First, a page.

I am a Ph.D. candidate in economics at Yale University.
My research interests are in Industrial Organization, and Energy and Environmental Economics. I develop empirical methods to understand better the design of policies that aim to mitigate climate change.
I am on the job market and will be available to interview at the ASSA meetings in San Diego, January 2020.
[Job Market Paper]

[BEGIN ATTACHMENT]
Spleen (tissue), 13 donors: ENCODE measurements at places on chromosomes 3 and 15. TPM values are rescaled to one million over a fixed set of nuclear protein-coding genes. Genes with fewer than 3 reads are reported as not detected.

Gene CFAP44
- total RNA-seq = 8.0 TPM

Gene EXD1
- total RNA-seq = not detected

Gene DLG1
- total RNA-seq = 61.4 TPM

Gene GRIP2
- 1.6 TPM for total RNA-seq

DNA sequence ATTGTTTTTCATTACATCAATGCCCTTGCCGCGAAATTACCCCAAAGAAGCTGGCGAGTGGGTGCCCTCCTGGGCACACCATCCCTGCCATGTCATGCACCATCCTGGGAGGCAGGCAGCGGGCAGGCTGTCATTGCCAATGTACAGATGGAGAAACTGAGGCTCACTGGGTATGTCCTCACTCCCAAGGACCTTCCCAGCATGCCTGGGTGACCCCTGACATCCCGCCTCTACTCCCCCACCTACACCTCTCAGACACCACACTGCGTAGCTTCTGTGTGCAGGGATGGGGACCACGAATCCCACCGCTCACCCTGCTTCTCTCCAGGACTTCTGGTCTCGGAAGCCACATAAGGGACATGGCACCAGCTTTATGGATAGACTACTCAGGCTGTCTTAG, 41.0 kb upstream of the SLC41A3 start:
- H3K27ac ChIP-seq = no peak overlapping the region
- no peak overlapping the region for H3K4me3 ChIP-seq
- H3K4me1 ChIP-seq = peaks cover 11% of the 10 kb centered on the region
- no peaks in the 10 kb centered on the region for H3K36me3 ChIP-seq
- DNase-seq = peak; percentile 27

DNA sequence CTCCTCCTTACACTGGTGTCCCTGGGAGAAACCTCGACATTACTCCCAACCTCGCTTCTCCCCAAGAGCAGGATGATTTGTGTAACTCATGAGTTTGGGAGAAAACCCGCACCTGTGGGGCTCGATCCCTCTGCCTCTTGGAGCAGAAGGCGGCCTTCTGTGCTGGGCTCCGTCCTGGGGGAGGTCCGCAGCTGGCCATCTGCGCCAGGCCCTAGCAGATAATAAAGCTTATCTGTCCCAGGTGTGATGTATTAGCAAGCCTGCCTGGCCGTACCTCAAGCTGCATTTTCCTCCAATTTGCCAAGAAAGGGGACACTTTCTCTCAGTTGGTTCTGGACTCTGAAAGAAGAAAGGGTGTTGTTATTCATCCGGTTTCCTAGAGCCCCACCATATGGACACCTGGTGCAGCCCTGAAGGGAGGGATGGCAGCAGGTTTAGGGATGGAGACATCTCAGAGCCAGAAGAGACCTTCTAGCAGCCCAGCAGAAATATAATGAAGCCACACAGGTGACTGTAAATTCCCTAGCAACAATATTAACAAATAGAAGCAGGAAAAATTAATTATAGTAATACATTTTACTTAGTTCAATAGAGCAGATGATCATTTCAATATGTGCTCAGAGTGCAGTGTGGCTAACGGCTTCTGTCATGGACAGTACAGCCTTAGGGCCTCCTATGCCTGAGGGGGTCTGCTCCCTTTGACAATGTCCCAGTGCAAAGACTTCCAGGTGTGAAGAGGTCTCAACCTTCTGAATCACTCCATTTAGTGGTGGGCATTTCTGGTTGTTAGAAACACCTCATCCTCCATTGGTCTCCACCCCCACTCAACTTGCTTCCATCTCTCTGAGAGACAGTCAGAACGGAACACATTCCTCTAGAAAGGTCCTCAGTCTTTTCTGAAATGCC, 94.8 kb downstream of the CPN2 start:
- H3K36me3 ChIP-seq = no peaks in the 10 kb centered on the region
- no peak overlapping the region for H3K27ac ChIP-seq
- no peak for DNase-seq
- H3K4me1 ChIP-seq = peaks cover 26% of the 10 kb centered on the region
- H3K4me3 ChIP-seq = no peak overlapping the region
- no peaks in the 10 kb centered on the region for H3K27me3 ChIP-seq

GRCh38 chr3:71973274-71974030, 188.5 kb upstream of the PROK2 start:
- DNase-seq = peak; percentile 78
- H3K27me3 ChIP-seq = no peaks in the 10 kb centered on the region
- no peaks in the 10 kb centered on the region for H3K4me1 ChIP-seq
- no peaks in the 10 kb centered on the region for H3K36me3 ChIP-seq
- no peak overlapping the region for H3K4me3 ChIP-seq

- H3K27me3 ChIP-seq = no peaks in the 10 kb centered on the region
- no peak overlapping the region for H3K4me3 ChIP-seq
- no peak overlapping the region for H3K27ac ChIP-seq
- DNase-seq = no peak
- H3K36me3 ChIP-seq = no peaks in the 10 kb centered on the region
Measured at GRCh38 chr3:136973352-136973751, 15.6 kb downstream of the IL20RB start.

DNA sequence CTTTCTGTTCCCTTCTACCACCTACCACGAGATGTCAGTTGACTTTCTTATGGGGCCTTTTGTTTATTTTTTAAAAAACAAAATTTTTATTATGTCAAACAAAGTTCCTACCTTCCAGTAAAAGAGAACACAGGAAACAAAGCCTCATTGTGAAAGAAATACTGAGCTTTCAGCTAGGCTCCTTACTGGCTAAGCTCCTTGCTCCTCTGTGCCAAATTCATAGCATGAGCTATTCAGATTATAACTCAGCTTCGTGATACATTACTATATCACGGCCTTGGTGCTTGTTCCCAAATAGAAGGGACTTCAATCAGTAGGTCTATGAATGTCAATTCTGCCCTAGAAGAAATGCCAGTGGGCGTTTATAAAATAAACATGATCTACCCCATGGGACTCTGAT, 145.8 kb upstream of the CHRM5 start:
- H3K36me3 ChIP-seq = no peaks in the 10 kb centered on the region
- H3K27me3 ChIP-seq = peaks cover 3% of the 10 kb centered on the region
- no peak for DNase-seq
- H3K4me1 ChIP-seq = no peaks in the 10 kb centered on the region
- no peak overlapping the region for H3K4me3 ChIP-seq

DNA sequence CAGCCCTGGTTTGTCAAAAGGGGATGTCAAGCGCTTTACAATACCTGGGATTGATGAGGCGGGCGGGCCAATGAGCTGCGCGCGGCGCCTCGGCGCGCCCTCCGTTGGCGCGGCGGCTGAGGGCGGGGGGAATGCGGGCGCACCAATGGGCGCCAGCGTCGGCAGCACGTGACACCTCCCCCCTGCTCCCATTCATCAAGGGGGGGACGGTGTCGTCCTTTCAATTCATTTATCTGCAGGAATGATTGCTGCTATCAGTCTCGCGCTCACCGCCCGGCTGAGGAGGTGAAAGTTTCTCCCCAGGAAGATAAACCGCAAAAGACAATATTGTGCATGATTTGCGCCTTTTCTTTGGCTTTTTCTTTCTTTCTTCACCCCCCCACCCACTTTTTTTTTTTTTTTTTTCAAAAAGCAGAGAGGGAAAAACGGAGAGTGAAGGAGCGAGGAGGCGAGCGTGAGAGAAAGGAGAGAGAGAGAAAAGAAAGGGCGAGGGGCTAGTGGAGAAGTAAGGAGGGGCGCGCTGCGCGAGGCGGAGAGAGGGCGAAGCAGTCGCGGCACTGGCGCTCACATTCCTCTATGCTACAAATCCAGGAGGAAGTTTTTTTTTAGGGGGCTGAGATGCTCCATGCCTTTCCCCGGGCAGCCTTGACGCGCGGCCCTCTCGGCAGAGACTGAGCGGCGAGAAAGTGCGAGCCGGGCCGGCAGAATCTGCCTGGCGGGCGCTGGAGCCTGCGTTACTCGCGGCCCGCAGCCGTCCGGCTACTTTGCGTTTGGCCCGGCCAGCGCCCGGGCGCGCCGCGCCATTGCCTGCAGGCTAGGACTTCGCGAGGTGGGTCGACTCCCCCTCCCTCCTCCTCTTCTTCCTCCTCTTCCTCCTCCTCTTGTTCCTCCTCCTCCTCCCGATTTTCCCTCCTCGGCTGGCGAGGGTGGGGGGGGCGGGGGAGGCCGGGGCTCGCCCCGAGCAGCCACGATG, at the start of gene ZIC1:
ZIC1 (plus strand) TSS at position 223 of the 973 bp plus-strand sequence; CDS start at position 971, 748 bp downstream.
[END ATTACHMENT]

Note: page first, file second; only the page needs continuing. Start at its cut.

Over the past decade, programs promoting the adoption of green technologies have become increasingly common and politically popular. In the midst of this rapid growth, existing policy instruments have frequently drawn two criticisms: that they pay a large share of program costs to inframarginal participants and that they do not adequately account for the heterogeneity of potential externalities across consumers. I study how policymakers can simultaneously address these concerns in the context of subsidies for rooftop solar. I assemble a novel dataset that links administrative billing data from California electric utilities with measures of rooftop solar energy potential from Google Project Sunroof. I develop and estimate a dynamic model of rooftop solar investment that incorporates several features that are necessary to capture the tradeoffs a policymaker faces in this setting. I use the model to assess modifications to the California Solar Initiative and Federal Investment Tax Credit and find that a better targeted design would achieve the same environmental benefits while reducing program costs by about 25%, a saving of $500 million.